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Setting Up Goals with Google Analytics

This blog post is the second of a four-part series, “The Top 4 Ways To Get Value From Google Analytics”. This course is intended for those who haven’t used Google Analytics before, and are looking for a place to start. Read on!

HIt your goalsOnce you understand the basics of Google Analytics (hereafter referred to as “GA”), you are ready to take advantage of some of the platform’s more advanced features.

The feature we’re going to address today is the Goals feature. GA allows you to easily track how users behave on your site, to create Goals for how they should behave, and test those goals over time.

We’ll be reviewing three fundamental types of Goals that GA allows you to track:

1.    URL Destination Goal
2.    Time on Site Goal
3.    Number of Pages Viewed Goal

#1: URL Destination Goal

The first kind of Goal we’re going to address is the URL Destination Goal.

Chances are, you have a certain “call to action” page on your website to which you’re trying to drive visitors, but it’s not a landing page itself. This page might have a document you want visitors to download, a video you’d like them watch, or it might ask them to make a donation.

This page is the “URL Destination”. To set up the Goal, you’ll fill out a specific form inside of GA, which will create a “funnel”. Essentially, you’ll be telling GA that you think visitors should visit page 1 and 2 before they land on the URL Destination, page 3.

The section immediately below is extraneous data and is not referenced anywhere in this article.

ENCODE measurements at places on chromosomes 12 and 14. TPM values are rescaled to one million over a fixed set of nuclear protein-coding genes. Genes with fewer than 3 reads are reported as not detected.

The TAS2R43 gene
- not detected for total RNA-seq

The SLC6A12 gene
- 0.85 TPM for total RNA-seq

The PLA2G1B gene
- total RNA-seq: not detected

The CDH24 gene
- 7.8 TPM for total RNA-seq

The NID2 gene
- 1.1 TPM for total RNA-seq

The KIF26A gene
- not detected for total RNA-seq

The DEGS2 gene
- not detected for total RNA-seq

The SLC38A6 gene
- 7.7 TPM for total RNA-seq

After you’ve set this up, Google has a funnel report that will show you the path visitors are actually taking to get to your URL destination – and it may completely defy your expectations. Don’t be surprised to discover that on the way to page 3, visitors actually started on page 5, then went to page 2, before finally landing on page 3.

#2: Time on Site Goal

For certain websites, it will be important to closely track how long visitors stay on the site.

Typically, 2.5 minutes is considered a great average time on site. If visitors stay even longer, you’ve got some genuinely engaging content. If it’s less than that, you may want to take a look at the pages they visited to see if you can determine why they didn’t stay longer.

Part one of this series, teaches you how to generate reports for landing pages and traffic sources. Wouldn’t it be interesting to apply that knowledge and learn that visitors coming to your site from specific referral sources, for instance, are staying 2 or 3 minutes longer on average than other visitors?

Likewise, are the visitors who are staying for a long time on your site typically new visitors, or returning visitors? Do visitors coming from a specific referral source tend to sit on one or two pieces of content they find really interesting, or do they jump around from page to page?

How does GA track each visitor’s time onsite? The second a visitor lands on your site, GA turns on the clock. The second they leave that page and visit \ another page within your site, the clock starts again – giving GA precise data about the visitor’s time on the first page.

This process continues for as many pages as the visitor chooses to visit. However, when a visitor leaves the site entirely, GA doesn’t record the end of that visit, because there was no “beginning” to another page.

If you sit on a page for a very long period of time, GA will actually stop the clock after 30 minutes (provided you haven’t left that page). You can change this window of time if you know that users routinely spend very long periods on a single page of your site – for instance, if users take a long test – but 30 minutes is the default.

#3 Number of Pages Viewed Goal

The final Goal we’ll examine today is Number of Pages Viewed.